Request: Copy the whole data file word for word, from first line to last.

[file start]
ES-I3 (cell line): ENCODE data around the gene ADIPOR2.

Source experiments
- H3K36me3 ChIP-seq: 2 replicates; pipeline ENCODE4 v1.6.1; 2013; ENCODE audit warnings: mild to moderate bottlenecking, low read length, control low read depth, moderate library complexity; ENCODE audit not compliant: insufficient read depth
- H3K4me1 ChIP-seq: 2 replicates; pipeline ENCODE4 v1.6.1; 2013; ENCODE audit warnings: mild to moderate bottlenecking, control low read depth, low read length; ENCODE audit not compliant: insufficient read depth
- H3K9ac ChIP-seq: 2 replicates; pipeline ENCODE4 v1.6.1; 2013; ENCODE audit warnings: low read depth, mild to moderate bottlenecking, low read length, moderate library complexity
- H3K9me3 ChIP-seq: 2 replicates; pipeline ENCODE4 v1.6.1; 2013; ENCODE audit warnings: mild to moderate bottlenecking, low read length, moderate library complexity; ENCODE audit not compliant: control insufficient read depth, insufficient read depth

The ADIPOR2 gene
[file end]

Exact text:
ES-I3 (cell line): ENCODE data around the gene ADIPOR2.

Source experiments
- H3K36me3 ChIP-seq: 2 replicates; pipeline ENCODE4 v1.6.1; 2013; ENCODE audit warnings: mild to moderate bottlenecking, low read length, control low read depth, moderate library complexity; ENCODE audit not compliant: insufficient read depth
- H3K4me1 ChIP-seq: 2 replicates; pipeline ENCODE4 v1.6.1; 2013; ENCODE audit warnings: mild to moderate bottlenecking, control low read depth, low read length; ENCODE audit not compliant: insufficient read depth
- H3K9ac ChIP-seq: 2 replicates; pipeline ENCODE4 v1.6.1; 2013; ENCODE audit warnings: low read depth, mild to moderate bottlenecking, low read length, moderate library complexity
- H3K9me3 ChIP-seq: 2 replicates; pipeline ENCODE4 v1.6.1; 2013; ENCODE audit warnings: mild to moderate bottlenecking, low read length, moderate library complexity; ENCODE audit not compliant: control insufficient read depth, insufficient read depth

The ADIPOR2 gene